Call for presentations:
http://www2.db.dk/nkos-workshop/call%20for%20proposals.htm

Workshop web site:
http://www2.db.dk/nkos-workshop/

Workshop chairs:
Marianne Lykke, Department of Information Studies, Royal School of Library
and Information Science, Denmark

Douglas Tudhope, School of Computing, University of Glamorgan, Wales, UK
(Continue reading)

Prof Fabio Crestani | 21 Jun 17:26 2004
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CFP: ACM SAC Track on Information Access and Retrieval

 _______________________________________________________________________

        Special Track on: INFORMATION ACCESS AND RETRIEVAL
               http://www.cis.strath.ac.uk/SAC2005/
          2005 ACM Symposium on Applied Computing (SAC 2005)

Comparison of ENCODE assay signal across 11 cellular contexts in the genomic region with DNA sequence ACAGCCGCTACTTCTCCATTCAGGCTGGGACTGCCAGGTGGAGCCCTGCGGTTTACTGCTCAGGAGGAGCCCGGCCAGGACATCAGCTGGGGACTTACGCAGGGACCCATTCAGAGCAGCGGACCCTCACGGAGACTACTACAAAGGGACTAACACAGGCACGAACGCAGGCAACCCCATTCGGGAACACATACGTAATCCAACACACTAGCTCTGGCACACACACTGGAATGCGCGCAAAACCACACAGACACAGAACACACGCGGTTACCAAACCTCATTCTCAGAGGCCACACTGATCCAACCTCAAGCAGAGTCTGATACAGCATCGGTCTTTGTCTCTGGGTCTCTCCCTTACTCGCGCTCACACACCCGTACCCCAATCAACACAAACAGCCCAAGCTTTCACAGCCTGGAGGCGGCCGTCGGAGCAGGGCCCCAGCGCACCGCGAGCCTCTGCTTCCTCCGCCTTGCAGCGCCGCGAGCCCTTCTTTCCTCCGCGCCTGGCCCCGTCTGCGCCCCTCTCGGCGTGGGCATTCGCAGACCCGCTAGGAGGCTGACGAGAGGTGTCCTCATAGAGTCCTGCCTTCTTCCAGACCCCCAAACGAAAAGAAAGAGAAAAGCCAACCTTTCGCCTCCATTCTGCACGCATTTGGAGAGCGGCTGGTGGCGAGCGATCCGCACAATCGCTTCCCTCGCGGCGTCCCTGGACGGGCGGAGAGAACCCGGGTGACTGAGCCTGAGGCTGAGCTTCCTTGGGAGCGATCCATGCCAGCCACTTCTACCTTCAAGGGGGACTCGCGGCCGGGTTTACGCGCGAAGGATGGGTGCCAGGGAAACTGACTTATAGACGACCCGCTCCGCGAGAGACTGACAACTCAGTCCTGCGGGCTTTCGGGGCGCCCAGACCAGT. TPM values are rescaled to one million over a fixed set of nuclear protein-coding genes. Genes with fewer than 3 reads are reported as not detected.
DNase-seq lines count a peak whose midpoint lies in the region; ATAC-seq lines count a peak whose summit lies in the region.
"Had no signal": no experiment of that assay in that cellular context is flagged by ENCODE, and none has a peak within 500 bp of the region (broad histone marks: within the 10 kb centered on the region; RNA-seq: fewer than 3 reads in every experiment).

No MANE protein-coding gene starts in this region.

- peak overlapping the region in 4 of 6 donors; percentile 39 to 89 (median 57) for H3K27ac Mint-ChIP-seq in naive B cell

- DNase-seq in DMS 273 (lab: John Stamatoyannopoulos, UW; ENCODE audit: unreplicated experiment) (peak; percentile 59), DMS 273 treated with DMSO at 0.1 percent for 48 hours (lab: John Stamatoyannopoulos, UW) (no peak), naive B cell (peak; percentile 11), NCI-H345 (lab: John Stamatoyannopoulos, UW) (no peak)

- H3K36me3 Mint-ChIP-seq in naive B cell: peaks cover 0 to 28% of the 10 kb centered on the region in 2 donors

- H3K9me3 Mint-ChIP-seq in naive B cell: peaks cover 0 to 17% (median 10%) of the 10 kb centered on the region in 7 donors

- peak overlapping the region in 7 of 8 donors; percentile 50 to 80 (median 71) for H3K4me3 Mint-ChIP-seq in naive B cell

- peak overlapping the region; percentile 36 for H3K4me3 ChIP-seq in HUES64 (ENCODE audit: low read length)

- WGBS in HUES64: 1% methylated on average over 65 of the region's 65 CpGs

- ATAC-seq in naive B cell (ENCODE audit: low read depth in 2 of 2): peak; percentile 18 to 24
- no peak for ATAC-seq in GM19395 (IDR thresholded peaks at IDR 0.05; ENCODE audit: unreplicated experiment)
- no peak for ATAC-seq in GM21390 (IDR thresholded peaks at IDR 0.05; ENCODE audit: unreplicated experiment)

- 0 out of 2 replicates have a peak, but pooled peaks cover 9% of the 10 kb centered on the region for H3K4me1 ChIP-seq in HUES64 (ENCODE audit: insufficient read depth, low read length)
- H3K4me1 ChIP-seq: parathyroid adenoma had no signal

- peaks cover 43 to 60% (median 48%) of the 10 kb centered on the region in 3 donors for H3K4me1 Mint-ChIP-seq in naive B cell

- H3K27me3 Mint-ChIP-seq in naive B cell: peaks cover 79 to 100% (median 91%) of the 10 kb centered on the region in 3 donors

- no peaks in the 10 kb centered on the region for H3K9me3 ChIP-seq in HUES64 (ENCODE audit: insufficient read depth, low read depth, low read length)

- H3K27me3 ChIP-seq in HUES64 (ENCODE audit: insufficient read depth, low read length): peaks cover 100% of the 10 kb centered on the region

Santa Fe, New Mexico, March 13 -17, 2005
 _______________________________________________________________________

Over the past eighteen years, the ACM Symposium on Applied Computing
(SAC) has become a primary forum for applied computer scientists and
application developers from around the world to interact and present
their work. SAC 2005 is sponsored by the ACM Special Interest Group on
Applied Computing (SIGAPP): its proceedings are published by ACM in
both printed form and CD-ROM; they are also available on the web
through ACM's Digital Library. Visit the SAC 2005 home page for
further information: http://www.acm.org/conferences/sac/sac2005/

SPECIAL TRACK ON INFORMATION ACCESS AND RETRIEVAL (SAC-IAR)